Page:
Whatever Americans may think about Trump, the most important thing to observe, from a global perspective, is that people all around the world view him as an incompetent clown. The Chinese, I should note, were already having a field day with the mere fact that Trump was the nominee. China got huge propaganda gains from the presidency of George W. Bush – their argument was basically “our political system is better, because it would not allow anyone this incompetent to become leader.” Think now how that argument looks in the age of President Trump (along with the clowns and madmen that will staff his inner circle, Giuliani, Gingrich, Palin, even Bolton). It certainly makes it impossible to pressure China to democratize.

More importantly, think of what happens to global leadership on issues such as climate change. Europe is a fractious, self-absorbed mess, and in any case is not in a position to do much more on the climate file. The United States is suffering from catastrophic governance failure, and its leadership is in complete denial about the problem. So where do people look to for leadership? All of it naturally passes to China. More generally, it starts to look like the future of humanity lies with China. And, depressingly, it starts to look as though China’s political system – subject to certain limited governance reforms – is the one better able to guarantee stability and prosperity. The three-hundred year period in which China was not the most advanced civilization on earth starts to look more and more like an anomaly, but that it is now returning to its traditional role.

To a certain extent this conclusion is unwarranted, since there are many other ways of organizing a liberal democracy, most of them better than the American. (As I have pointed out many times, Americans don’t even try to reproduce their own system abroad. After the invasion of Iraq, for instance, they imposed a parliamentary democracy on that country – tacit admission on the part of Americans that parliamentary systems are superior to presidential ones.) Nevertheless, the United States is the most prestigious democracy in the world, and its governance failures are widely interpreted as failures of democracy, not failures of America as a nation.

So even if there is no “isolationist” turn with Trump (e.g. he does not torpedo TPP, he does not undermine NATO), this election is a huge win for China, and a huge boost to those who admire and defend the Chinese political system.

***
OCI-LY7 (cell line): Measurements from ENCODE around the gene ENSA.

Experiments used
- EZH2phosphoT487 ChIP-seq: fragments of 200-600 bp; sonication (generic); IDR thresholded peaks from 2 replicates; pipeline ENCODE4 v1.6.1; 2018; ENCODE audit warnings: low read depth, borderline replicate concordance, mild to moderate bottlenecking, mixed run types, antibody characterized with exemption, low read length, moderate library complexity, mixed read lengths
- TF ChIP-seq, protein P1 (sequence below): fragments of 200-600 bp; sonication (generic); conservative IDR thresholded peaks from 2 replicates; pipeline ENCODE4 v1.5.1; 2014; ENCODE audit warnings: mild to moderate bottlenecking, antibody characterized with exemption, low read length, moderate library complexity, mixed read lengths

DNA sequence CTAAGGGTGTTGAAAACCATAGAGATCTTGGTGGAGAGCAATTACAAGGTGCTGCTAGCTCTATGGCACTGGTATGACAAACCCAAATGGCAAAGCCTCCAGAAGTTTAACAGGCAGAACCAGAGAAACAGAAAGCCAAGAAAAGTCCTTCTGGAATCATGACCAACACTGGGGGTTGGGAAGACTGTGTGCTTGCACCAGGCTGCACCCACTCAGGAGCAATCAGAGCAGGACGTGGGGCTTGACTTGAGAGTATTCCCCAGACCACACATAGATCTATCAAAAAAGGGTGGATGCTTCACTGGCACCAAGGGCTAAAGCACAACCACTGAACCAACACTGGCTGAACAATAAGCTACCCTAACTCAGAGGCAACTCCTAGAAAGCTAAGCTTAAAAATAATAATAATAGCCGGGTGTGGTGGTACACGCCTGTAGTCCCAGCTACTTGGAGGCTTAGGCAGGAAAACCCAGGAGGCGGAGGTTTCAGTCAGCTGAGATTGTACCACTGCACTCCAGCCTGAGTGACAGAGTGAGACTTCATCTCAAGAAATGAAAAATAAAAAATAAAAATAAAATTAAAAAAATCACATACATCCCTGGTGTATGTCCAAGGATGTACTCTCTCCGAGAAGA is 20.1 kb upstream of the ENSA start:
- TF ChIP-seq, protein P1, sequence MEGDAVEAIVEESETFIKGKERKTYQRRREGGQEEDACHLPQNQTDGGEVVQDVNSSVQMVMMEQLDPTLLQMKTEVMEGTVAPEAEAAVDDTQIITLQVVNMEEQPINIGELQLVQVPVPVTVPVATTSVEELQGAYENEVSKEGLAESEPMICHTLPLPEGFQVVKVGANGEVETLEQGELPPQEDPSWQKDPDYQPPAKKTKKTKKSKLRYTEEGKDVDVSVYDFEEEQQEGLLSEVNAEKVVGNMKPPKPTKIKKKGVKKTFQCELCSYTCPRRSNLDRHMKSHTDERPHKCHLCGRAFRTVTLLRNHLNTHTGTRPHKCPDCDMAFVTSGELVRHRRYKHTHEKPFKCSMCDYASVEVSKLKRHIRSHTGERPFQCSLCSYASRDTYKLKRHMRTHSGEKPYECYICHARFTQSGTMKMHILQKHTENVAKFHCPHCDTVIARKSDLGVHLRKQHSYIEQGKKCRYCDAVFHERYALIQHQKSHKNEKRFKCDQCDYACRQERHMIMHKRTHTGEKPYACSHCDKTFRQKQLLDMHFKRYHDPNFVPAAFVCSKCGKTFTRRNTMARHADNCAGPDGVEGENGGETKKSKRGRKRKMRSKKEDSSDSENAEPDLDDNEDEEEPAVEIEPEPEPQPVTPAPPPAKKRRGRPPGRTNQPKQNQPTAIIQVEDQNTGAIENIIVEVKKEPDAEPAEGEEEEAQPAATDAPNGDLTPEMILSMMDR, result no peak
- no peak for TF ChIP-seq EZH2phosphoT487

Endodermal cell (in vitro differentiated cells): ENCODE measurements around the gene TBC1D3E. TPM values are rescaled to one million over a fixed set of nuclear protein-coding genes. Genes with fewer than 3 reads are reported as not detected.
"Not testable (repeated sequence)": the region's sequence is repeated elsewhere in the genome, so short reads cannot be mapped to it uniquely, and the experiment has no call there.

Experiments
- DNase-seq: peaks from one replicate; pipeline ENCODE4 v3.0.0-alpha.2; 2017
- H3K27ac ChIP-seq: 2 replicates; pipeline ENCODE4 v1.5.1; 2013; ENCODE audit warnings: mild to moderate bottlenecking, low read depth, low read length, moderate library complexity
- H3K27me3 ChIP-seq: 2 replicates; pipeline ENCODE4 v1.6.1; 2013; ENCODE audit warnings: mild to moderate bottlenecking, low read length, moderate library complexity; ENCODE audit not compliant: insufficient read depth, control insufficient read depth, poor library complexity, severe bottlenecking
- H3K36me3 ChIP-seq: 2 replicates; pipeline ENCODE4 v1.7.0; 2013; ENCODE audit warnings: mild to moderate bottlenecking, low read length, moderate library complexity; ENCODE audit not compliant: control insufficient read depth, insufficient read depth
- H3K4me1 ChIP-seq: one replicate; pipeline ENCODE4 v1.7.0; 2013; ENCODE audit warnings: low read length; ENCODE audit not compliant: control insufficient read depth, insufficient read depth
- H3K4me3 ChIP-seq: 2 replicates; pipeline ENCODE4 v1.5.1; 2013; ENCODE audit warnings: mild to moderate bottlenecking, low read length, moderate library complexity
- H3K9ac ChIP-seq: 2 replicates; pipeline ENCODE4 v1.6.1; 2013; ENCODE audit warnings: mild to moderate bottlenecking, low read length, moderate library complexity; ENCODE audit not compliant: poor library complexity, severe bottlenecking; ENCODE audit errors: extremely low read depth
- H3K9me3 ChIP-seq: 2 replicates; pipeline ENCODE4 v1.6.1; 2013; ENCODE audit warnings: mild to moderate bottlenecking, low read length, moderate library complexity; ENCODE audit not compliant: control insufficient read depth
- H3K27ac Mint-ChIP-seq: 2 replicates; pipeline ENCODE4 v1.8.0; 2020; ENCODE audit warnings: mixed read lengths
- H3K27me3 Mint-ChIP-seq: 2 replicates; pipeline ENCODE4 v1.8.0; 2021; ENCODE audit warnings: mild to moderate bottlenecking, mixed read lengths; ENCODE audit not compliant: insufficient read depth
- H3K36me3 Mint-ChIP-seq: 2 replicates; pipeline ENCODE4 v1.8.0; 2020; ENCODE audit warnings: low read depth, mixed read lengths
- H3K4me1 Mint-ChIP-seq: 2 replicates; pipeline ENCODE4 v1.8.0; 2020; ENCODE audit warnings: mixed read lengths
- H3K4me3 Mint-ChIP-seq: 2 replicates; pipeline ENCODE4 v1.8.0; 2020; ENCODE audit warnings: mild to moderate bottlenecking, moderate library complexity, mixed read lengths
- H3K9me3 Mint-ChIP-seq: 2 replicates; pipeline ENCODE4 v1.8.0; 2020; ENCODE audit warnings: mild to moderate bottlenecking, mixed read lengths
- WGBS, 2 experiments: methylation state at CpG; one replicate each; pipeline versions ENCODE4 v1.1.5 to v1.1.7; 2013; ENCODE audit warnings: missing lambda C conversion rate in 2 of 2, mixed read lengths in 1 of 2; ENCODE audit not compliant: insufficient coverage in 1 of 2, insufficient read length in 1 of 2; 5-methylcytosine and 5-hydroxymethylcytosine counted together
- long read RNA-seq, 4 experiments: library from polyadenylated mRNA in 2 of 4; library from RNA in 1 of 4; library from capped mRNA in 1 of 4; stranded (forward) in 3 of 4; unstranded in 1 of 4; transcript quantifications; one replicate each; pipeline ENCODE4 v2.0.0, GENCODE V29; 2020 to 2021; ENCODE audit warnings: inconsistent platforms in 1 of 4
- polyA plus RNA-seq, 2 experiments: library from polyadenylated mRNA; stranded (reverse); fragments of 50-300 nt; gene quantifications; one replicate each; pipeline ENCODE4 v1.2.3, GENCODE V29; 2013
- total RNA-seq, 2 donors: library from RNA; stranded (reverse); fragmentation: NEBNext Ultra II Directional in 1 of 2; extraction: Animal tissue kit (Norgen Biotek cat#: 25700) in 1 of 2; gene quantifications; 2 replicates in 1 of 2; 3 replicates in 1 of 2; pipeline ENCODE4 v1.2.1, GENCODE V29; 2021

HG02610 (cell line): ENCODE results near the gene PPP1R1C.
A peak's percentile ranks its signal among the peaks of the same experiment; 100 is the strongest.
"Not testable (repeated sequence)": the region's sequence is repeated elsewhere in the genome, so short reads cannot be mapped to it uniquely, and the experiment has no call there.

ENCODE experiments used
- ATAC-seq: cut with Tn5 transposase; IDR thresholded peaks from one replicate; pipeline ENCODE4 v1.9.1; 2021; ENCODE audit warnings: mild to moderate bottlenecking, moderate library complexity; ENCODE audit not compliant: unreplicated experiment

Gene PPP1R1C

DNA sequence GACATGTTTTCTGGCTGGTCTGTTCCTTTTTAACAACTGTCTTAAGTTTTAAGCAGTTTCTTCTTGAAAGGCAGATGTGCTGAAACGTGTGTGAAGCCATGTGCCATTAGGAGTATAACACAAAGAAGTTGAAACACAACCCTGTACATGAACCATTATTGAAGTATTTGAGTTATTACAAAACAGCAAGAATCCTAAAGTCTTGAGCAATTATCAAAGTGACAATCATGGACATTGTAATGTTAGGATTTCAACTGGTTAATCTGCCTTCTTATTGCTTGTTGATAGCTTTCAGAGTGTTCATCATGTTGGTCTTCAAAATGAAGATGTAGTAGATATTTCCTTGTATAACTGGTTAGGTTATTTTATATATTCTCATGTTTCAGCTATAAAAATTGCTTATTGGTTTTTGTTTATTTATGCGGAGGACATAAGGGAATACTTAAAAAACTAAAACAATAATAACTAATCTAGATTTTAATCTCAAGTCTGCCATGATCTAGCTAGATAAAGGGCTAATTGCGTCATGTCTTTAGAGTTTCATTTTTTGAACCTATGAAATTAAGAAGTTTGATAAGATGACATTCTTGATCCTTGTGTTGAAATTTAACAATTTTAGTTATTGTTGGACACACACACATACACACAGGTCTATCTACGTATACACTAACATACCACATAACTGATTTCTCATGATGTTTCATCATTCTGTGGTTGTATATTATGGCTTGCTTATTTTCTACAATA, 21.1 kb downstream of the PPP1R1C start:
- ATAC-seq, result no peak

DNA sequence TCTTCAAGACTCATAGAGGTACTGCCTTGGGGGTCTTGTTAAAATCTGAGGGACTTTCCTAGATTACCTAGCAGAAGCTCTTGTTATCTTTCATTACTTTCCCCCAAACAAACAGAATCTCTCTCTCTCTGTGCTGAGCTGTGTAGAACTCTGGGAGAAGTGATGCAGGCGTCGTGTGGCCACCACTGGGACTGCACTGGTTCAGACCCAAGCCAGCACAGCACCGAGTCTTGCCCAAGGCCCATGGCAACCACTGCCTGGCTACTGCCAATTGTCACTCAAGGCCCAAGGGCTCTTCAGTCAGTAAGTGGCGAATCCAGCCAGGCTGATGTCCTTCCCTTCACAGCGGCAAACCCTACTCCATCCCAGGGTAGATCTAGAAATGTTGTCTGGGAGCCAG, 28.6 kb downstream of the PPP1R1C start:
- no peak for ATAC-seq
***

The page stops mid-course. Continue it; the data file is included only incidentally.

Thoughts on President Trump — 13 Comments

  1. This piece is both brilliant and a bit clueless. While a technocratic analysis of the American electoral system may explain some tiny bit of Trump’s election appeal, the minute you zoom out, you see that this kind of populist backlash isn’t an exclusively American phenomenon, and has erupted in places that have a parliamentary style system.


    From your NYTimes post:

    Contemplating the difficulty of this task may be enough to encourage us to adopt a more conservative attitude toward the forms of social capital that we still enjoy. More important, it may encourage us to think more critically about the value of always thinking critically. We have become very good at questioning authority. We need to work on the harder part — when to trust authority.

    1. Ethnic diversity is one of the major ingredients tending towards lower social trust. Therefore, lowering immigration numbers and being more picky about who you let in would be the most obvious thing to do.

    2. Trust in authority, as Jonathan Haidt has shown, is a socially conservative sentiment. More trust in authority would require a turn towards a more socially conservative culture and politics across the board.

    Needless to say both these things are anathema to most of the people in government, media and academia, not to mention large portions of the left leaning public. So, the prudent thing to do is unlikely to get done.


    Incidently, the main reason Canada has largely escaped such a populist backlash is that we are the most geographically isolated developed country in the world: we’re far away from the Middle East and North Africa, and there is the vast geographic and population bulk of the U.S. between us and the large number of poor Central and South Americans out there. Even Australia, surrounded by water, is relatively more accessible. We’ve also been reltively picky with who we allow to immigrate here. Though it is worth noting the Rob Ford arose in the most diverse part of the country, and not, say, in rural Alberta.

    • Your comment is a bit clueless.

      1. Ethnic diversity is already a matter of fact in the United States, and no lowering of immigration will change this. Social trust cannot be based on homogenity, since homogenity can only be possible by extreme measures.